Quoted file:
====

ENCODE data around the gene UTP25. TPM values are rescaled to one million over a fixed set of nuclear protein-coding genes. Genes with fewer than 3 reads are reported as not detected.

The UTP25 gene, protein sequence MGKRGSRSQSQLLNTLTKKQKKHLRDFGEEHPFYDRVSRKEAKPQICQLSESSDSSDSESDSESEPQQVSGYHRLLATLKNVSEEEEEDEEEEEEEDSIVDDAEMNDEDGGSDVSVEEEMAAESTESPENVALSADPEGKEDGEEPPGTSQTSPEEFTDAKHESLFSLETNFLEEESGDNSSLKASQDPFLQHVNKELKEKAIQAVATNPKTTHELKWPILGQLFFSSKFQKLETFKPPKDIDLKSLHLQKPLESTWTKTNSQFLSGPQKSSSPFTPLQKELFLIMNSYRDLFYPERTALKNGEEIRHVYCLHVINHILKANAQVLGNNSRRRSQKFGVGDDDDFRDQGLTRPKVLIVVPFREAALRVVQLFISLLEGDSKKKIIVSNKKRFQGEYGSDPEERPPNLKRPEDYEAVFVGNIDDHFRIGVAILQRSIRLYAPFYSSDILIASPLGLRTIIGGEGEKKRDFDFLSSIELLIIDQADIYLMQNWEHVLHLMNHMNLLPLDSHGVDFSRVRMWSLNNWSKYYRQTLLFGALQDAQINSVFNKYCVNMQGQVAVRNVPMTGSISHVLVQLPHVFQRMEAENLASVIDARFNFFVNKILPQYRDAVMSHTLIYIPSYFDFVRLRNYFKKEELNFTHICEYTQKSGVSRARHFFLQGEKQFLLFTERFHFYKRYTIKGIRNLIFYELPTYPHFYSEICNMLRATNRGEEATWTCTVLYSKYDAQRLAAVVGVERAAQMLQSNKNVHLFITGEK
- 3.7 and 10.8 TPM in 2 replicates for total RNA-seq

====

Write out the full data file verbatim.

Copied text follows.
ENCODE data around the gene UTP25. TPM values are rescaled to one million over a fixed set of nuclear protein-coding genes. Genes with fewer than 3 reads are reported as not detected.

The UTP25 gene, protein sequence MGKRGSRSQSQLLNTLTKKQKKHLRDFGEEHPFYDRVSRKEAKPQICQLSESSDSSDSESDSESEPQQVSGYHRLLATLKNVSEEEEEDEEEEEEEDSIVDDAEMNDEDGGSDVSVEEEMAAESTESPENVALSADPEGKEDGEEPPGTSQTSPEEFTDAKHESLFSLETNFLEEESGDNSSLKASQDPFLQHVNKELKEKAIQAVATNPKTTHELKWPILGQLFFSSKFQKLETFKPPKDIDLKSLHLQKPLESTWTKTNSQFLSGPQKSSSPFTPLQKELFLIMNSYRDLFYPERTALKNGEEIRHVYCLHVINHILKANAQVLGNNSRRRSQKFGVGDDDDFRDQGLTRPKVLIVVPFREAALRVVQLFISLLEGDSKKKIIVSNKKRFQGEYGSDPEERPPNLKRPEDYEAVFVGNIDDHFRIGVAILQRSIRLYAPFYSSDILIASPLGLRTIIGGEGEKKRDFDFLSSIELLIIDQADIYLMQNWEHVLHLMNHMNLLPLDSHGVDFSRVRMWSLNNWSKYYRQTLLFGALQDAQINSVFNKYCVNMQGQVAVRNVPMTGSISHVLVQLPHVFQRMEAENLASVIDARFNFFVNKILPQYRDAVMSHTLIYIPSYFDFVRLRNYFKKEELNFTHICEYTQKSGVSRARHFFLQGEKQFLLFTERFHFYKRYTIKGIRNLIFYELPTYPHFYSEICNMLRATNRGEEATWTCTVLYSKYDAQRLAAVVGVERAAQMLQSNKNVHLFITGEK
- 3.7 and 10.8 TPM in 2 replicates for total RNA-seq